There's so much to read in a newspaper, and our attention span is so diffused nowadays, by tweets and posts and the constant pressure of where we might be other than here and what we might be reading other than this, that I sometimes flip through the paper hurriedly, first noting what's there, before I set down to read this or that article that catches my attention.
|Ernest Hemingway and Lillian Ross|
The memoir, Here But Not Here: A Love Story was about her half-century-long affair with William Shawn, the editor of the New Yorker, and though it was published after his death, Ross's book drew "furious" response. Charles McGrath, writing in the New York Times Book Review, called it a "cruel betrayal" since Shawn's widow was still alive. "a tactless example of the current avidity for tell-all confessions."
A similar chorus of outrage had met her most famous work, a profile of Ernest Hemingway, "How Do You Like It Now, Gentlemen?" which chronicled the author's stopover in New York in 1950, capturing his staccato pidgin speech ("He read book all way up on plane," Hemingway said, of a fellow passenger. "He like book.") and near constant inebriation.
"Nothing more cruel has happened to an American writer," Irving Howe wrote in the New Republic, ignoring the fact that Hemingway both approved the piece before publication and afterward praised it, as well as Lillian Ross.
Then again, I find the greatest indignation is not from people directly affected by a piece of writing, but from third parties, aghast by proxy, on the behalf of people they assume must be done wrong by the way they were handled in a story. The Ross obituary does not mention, and history may not record, what Cecille Shawn felt about Ross's relationship with her husband—which, after 50 years, you imagine she knew about—or the book.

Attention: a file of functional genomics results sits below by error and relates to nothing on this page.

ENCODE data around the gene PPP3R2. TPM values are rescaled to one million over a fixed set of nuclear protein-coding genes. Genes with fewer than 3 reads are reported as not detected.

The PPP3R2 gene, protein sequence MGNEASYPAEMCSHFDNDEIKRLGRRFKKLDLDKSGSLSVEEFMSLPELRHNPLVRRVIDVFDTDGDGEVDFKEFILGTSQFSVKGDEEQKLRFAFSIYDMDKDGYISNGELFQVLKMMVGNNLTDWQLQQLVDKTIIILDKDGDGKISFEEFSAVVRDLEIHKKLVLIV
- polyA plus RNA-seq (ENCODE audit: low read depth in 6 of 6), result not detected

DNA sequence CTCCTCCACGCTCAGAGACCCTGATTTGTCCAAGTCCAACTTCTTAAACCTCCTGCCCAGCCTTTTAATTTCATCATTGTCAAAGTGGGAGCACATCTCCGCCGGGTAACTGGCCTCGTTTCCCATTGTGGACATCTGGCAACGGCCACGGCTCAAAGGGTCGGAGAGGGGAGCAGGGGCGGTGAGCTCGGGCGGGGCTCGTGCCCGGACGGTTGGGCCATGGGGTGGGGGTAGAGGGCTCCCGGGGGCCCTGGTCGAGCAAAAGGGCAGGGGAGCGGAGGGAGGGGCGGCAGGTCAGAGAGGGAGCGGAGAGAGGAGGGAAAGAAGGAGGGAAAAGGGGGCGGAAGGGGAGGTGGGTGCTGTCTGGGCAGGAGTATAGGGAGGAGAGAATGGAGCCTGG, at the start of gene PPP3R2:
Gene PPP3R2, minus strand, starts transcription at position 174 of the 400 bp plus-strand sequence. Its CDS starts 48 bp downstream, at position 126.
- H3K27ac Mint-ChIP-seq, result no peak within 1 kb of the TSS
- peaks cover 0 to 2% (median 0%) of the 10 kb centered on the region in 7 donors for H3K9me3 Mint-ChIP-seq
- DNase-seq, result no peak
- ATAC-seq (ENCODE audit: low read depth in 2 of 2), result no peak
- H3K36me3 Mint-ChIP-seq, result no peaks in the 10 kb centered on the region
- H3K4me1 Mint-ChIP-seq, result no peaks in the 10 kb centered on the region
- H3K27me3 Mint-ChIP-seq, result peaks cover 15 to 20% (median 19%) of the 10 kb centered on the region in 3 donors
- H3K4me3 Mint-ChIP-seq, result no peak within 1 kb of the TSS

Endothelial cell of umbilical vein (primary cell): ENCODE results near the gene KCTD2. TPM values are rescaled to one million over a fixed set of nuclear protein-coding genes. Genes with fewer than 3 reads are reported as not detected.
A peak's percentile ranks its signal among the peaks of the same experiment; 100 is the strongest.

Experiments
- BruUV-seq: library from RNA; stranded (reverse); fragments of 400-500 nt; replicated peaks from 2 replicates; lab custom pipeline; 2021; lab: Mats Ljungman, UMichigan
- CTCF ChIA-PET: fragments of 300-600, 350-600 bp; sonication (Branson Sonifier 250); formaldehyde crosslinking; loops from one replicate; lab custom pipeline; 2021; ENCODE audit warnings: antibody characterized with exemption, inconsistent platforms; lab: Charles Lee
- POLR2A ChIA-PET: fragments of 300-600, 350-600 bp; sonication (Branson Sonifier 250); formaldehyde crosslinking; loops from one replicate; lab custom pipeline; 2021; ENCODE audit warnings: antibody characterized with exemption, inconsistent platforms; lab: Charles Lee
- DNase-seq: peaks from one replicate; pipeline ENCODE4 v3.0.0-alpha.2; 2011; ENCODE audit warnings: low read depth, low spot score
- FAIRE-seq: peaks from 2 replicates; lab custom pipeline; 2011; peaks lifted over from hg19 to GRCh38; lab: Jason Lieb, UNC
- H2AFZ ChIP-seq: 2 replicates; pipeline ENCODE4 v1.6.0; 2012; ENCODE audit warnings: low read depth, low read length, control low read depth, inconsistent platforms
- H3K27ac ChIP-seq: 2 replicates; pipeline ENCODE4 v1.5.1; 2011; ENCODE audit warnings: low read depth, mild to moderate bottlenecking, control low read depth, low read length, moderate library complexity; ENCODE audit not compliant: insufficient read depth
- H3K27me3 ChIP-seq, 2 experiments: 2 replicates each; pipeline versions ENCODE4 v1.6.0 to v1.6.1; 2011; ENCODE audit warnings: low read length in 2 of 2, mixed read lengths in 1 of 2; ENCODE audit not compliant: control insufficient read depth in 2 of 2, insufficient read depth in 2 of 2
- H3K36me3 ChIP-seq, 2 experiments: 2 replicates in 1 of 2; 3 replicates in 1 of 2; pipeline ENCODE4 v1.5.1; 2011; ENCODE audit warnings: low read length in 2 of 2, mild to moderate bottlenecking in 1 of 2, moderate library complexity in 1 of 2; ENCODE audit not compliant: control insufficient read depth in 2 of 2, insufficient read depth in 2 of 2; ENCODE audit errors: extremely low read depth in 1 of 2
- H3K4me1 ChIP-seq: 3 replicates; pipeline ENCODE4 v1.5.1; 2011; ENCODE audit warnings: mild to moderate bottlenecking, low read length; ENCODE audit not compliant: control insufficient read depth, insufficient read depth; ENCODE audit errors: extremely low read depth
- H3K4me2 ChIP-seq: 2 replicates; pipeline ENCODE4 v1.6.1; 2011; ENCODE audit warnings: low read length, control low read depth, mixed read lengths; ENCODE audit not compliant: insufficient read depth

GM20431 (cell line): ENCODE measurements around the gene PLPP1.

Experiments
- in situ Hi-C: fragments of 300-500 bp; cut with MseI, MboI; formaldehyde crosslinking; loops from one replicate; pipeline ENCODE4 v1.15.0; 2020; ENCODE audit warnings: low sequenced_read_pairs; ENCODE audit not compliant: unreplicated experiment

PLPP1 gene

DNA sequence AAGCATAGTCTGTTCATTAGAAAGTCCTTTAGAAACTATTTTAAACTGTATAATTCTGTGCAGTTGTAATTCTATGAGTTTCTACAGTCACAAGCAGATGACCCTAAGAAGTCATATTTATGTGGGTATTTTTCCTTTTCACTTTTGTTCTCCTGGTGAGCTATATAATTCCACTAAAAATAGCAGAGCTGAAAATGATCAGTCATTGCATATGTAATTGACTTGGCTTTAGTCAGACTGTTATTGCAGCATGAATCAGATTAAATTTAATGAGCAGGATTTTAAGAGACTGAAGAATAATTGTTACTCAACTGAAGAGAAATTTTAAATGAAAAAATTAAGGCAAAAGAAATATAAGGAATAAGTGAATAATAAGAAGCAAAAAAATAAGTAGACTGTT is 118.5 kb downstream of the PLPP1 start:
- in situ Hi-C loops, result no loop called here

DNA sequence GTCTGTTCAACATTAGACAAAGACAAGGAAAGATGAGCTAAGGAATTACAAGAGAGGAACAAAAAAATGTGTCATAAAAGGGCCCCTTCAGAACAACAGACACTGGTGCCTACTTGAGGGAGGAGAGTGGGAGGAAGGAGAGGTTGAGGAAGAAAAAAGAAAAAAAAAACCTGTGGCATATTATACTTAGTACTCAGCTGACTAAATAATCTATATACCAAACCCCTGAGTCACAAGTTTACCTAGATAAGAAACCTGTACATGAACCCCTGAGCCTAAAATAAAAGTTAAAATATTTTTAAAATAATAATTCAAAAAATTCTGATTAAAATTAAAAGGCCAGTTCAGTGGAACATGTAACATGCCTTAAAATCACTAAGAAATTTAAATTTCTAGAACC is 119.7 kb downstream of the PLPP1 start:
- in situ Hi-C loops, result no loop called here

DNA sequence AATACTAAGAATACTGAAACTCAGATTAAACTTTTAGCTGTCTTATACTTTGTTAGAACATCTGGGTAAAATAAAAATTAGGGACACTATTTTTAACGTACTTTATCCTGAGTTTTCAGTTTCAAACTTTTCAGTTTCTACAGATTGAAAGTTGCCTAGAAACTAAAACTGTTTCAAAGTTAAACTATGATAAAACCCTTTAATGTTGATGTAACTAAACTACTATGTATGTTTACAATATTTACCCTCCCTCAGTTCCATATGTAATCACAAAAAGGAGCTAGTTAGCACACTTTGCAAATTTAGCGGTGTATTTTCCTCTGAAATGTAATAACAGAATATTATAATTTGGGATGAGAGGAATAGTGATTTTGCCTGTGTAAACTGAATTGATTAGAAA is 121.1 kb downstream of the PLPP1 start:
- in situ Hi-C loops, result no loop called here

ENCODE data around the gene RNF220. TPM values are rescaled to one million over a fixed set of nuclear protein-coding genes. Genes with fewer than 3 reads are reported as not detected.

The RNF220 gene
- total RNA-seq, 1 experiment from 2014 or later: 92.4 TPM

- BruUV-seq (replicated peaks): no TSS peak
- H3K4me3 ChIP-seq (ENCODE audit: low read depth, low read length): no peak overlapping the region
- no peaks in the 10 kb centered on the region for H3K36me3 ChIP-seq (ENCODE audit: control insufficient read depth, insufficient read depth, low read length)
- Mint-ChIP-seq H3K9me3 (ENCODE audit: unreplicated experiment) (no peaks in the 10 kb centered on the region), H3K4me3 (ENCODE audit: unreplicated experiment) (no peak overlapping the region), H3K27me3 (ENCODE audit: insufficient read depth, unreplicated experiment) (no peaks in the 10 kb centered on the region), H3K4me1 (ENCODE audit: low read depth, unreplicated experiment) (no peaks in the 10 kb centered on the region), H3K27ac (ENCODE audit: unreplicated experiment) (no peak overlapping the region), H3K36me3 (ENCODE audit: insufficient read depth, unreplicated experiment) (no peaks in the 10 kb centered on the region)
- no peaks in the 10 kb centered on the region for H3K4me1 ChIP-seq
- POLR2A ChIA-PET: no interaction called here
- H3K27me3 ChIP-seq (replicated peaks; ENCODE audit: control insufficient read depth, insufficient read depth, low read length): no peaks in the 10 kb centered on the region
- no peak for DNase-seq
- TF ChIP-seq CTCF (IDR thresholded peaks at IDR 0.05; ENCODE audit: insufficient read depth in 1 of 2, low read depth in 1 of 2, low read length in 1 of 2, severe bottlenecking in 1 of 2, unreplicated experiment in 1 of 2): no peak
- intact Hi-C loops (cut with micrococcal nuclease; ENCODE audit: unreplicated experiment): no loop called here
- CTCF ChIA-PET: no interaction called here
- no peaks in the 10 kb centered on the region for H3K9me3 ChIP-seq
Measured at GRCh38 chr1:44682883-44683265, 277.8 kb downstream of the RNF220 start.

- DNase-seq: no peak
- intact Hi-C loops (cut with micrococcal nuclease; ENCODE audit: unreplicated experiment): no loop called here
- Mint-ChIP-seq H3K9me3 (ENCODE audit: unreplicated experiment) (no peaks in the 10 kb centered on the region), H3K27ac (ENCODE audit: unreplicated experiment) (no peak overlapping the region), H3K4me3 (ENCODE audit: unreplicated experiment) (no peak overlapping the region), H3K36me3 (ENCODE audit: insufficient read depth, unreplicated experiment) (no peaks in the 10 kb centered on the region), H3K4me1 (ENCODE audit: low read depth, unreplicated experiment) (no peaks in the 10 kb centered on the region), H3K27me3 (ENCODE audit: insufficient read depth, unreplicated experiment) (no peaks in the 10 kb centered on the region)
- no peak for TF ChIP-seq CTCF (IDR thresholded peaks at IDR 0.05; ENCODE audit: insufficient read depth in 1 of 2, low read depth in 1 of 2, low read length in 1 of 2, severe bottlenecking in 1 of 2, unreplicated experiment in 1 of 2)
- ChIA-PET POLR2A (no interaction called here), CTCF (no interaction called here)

It's almost as if many people—but not all—have an allergy to candor, so much that they have to express it when given the opportunity.
As I always say, the reason most people can't write is not because they can't string words together, though that's a factor, but because they draw away from expressing the frank truths that make for good writing. They are more worried about some acquaintance than about the most important person, the reader.
Though not everyone shies away hard realities.
When I finished Ross's obituary, I turned to LaMotta's, and in it, he summarized perfectly what I had been thinking reading the strong, in my view unfair, reactions to Lillian Ross. The Martin Scorcesse movie that made LaMotta famous to a new generation, "Raging Bull," was a masterpiece, but certainly did not paint the violent, abusive fighter in a positive light. Nor did LaMotta expect it to.
"I kind of look bad in it," LaMotta told the New York Times. "Then I realized it was true. That's the way it was. I was a no-good bastard. It's not the way I am now, but the way I was then."
LaMotta was not a writer nor sophisticated thinker like Charles McGrath or Irving Howe. But he had a realization that escaped both of them: that truth is itself a kindness, more flattering than a bucket of honeyed lies. A fiction writer crafts how things could have been, maybe how they should be, creating characters who seem real, and has a free hand because there are no people to be flattered or insulted.
A non-fiction writer has only reality, and the degree that writer is faithful to reality, and not what the subject might like, or the publication might prefer, determines whether, like Lillian Ross, a particular writer is remembered and cherished or, like the dozen of other profile writers who no doubt tackled Hemingway in 1950, instead are justly forgotten. What her contemporaries condemned her for then was the very thing most valuable about her now.